Richard, i think you are right to conclude that there is an unseparable connection between body and spirit. Though as you point out via Paul’s quote about the outer man wasting away while the inner man being renewed that one cannot make the leap to say ‘my body is healthy thus so is my spirit’. I think you would have to conclude that being healthy as both body and spirit (ie. the whole person) has to do with being fully human- that is that we are creatures that bear the image of God. The tension lies in that as creatures were are corruptible (ie. bodily decay) but as image bearers we are volitional selves choosing the good. The latter involves a discipline that is in contrast to being a slave to sin or even bodily desires. If we give up our will to choose the good in order that we might be comfortable we are no longer being who we are created as but rather addicts to our physical senses and feelings. Being whole and healthy, even disciplined of course does not mean that we are never comfortable. Some days sleeping in can be the good choice. But it is the willful choice based on what is good rather than the compulsive addiction to avoid discomfort that makes it so.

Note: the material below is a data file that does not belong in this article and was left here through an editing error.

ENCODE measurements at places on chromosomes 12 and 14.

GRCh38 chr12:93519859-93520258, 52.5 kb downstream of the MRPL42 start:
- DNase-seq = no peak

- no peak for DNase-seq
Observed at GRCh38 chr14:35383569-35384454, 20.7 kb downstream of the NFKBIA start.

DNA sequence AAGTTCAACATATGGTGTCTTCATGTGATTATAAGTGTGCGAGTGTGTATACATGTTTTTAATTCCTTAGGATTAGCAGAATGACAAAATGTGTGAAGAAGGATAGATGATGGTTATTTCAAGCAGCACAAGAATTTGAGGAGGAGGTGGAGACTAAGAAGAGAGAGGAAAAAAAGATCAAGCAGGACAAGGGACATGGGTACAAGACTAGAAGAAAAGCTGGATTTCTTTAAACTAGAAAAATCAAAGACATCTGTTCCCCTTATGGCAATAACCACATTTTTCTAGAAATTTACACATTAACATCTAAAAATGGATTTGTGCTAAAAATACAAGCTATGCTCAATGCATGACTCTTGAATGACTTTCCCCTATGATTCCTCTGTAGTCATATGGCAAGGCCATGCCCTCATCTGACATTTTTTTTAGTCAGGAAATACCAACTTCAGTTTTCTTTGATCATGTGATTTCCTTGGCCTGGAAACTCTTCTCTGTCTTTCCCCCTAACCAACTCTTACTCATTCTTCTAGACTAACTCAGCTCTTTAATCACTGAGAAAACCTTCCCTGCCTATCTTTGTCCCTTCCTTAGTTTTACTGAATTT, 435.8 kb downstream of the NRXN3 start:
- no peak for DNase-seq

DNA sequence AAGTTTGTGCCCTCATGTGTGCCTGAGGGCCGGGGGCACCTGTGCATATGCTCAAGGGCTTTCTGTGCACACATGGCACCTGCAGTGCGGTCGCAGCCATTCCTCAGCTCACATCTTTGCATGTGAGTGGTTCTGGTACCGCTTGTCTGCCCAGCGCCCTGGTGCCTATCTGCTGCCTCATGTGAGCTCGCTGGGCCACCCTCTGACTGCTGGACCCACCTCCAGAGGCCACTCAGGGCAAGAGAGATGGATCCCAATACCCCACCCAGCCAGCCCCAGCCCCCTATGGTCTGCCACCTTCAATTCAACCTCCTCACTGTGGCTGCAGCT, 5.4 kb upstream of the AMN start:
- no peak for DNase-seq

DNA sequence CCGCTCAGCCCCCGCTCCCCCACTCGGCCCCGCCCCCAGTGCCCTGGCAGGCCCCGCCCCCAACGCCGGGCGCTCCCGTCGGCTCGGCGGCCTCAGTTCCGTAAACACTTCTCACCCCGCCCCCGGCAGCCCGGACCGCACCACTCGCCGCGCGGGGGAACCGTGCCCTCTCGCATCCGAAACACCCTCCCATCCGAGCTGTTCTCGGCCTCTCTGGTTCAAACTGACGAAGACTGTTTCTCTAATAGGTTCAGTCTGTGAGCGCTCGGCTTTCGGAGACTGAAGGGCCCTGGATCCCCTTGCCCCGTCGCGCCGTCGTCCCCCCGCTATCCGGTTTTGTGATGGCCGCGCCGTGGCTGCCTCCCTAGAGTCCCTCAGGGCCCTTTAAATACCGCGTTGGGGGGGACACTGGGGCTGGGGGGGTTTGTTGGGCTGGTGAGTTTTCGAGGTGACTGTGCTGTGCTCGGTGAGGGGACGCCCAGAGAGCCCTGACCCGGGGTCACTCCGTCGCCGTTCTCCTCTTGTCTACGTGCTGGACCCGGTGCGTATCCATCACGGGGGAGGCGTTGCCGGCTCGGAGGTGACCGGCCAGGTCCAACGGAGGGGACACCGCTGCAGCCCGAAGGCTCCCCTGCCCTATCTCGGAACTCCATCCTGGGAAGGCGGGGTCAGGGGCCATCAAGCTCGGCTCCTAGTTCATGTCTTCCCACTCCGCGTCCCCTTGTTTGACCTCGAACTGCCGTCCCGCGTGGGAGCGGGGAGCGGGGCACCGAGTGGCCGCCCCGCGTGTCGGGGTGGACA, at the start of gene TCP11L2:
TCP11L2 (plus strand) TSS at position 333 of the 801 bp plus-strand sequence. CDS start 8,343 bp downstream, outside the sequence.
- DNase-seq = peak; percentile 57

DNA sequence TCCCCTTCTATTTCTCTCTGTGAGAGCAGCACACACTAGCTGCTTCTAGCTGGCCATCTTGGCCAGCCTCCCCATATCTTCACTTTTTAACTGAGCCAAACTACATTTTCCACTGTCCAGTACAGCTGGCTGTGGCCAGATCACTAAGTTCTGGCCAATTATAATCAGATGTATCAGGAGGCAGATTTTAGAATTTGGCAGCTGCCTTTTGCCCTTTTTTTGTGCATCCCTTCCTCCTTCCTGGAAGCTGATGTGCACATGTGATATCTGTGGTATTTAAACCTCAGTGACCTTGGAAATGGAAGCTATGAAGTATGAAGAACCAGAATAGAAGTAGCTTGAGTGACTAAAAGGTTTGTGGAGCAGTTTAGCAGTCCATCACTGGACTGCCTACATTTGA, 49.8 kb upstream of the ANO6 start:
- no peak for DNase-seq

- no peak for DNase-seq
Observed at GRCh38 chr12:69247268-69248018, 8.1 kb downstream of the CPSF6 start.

i don’t know if i have fleshed this idea out well enough, but there you go.
    i do think you are right to ponder if this ‘softness’ isn’t what leads us to fail to make the effot to live simply and to feel we have the right to have others or institutions provide for our care and felt needs.

  • ian

    Not sure if I entirely understand you, but the times I’ve felt most alive is when I’ve been expanding my mind. Sometimes it’s through rock climbing or mountaineering or riding a motorcycle taxi around Kampala. Sometimes it’s as simple as cooking really good food from scratch or homebrewing delicious wine from foraged fruit. These also tend to be the times I’ve learned the most about myself, both spiritually and physically.

  • Douglas Ray

    The idea that physical and spiritual are linked is essential to Christianity, the dis-belief in this idea has been well developed as Gnosticism and has been condemned by Christians as heresy since Paul wrote Corinthians.